Today on Ravelry I followed a link to this article from the Telegraph about how last spring (2008) some farmers found it more economical to burn their fleece than to sell it to the British Wool Marketing Board.
It’s a travesty! I know that we can buy a synthetic sweater on the high street for £10 – or less sometimes, heck – I’ve done it! but there is nothing to compare to a real wool sweater.
You can see here what price the British Wool Marketing Board will pay for fleeces. Note that the prices are “up to” and not actual prices. That is the most a farmer will get for their fleece.
They also claim that “The British Wool Marketing Board operates a central marketing system for UK fleece wool with the aim of achieving the best possible net returns for farmers.”
On This page you can see that the average price that the WMB are selling fleeces for is 71.39 pence per kilo. They pay farmers a maximum of 58p per kilo (Cheviot) – so on average the WMB are making at least 13p profit on each kilo of fleece.
On the information provided for hand-spinners, you can see that a whole fleece varies from 1kg (Shetland breeds*) to 4.5 kilos (Wensleydale**)
I’ve managed to find the price list on the site...
For Shetland fleece I think that the WMB is making around £1.85/kilo for handspinners***.
For Wensleydale they’re making about the same - £1.86 by my reckoning.****
I’m sure there are overheads to be met, but the idea of a farmer making less than 50p per kilo of fleece does sound a little stingy. (That means for a flock of 100 Shetland sheep he might only make £50-100 per year for fleece, or for 100 Wensleydale sheep he’d get around £175-225 as they have larger fleeces)
Many farmers in the UK breed their sheep for eating, with the fleece being a bonus. However that bonus used to be enough to pay rent for the pasture on which the sheep graze. I doubt that this is covered at 50p per kilo.
The article I linked to above states ”The cheques they received for wool used to cover their rent. Now it's almost worthless because fewer people want woollen products” - I’ll repeat that - fewer people want woollen products. This is not a good state of affairs. Synthetic fiber is usually a polymer – it’s made from oil basically. Nylon, for example. We made nylon in Organic Chemistry lessons. (In this case Organic means that it belongs to a family of hydrocarbons to which methane, ethane etc belong to, not grown without chemicals) I confess, the sweater I’m wearing today is made from 17% Nylon and 83% Viscose. To manufacture viscose you need Methane. I'm cross with me.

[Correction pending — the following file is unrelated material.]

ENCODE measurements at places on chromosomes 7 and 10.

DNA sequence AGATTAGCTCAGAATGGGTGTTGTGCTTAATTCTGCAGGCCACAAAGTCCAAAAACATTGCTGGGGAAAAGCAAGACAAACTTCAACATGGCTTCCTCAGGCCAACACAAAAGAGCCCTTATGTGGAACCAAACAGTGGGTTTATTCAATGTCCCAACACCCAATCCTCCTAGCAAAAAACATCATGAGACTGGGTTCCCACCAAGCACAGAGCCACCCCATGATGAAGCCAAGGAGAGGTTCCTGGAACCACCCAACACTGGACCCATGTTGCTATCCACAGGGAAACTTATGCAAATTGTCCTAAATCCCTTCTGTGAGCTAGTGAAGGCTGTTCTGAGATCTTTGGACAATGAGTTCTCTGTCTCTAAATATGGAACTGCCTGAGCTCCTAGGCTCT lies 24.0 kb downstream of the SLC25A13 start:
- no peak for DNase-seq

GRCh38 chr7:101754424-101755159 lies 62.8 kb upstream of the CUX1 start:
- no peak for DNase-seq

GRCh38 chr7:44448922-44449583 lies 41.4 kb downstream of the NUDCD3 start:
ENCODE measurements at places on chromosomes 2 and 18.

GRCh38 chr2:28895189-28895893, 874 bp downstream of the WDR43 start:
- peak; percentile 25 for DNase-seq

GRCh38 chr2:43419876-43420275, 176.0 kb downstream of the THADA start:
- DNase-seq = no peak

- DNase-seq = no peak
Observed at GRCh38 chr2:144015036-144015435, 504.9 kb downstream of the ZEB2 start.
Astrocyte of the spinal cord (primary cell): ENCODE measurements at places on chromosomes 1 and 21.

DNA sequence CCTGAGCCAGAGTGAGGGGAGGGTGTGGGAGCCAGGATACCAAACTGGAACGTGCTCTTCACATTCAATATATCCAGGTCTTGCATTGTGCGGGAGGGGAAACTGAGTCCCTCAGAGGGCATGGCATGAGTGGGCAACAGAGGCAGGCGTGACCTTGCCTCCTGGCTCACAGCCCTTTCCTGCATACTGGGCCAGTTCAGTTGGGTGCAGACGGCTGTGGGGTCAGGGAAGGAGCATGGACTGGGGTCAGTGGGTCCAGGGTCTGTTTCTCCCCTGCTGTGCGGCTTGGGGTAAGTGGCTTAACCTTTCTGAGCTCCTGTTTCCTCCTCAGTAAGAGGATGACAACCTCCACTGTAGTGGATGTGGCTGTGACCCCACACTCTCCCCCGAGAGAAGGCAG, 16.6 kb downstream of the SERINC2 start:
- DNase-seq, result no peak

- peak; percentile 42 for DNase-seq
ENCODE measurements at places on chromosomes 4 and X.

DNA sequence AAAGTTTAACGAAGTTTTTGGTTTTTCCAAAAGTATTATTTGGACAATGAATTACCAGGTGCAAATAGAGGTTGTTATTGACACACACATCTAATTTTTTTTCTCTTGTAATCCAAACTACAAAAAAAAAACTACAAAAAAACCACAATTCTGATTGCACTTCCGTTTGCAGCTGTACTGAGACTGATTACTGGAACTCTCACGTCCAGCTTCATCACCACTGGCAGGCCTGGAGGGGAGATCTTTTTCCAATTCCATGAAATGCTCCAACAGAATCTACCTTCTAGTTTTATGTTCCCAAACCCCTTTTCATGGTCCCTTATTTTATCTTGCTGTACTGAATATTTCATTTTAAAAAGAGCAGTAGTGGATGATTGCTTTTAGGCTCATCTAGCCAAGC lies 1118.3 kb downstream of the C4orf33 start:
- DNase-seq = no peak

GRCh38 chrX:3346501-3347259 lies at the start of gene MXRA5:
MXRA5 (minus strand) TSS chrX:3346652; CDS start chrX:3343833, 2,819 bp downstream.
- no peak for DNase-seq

But woollen garments are so much nicer! They are warm, breathable and envirnmentally friendly*****
So, in the words of podcaster Brenda Dayne, if you’re cold, put on a sweater. That’s what they’re for. And I’ll add, make it a woolly one, if you possibly can.
Lastly, we need to do something to get our famers a better deal on the price of fleeces – whether that’s buying fleece direct, or simply getting them a better price from the WMB? Many years ago dairy farmers started making ice-cream from milk that the Milk MB told them to pour down the drain – perhaps we can do something like that?
Come on people, support the farmers!
* Shetland yarn is quite well known, check out Jamieson’s for example where 100g of dyed Aran weight is £4.50.
** Wensleydale yarn is nice, and has a beautiful lustre – check out Wensleydale Longwool Sheep Shop (very nice people)
*** Assuming that fleece bought by WMB at 45p/kilo and that I get an average (1.5kg) fleece.
**** Again fleece bought at 45p/kilo and assuming I get a 4kg fleece this time.
***** Some might argue that they’re not environmentally friendly because of sheep-farts. Some might argue that they’re not because of the processing of wool. I’d bow to the processing argument, but I am talking about hand spinning here too. once you have the spindle or wheel there aren’t many production costs – except cups of tea in my case!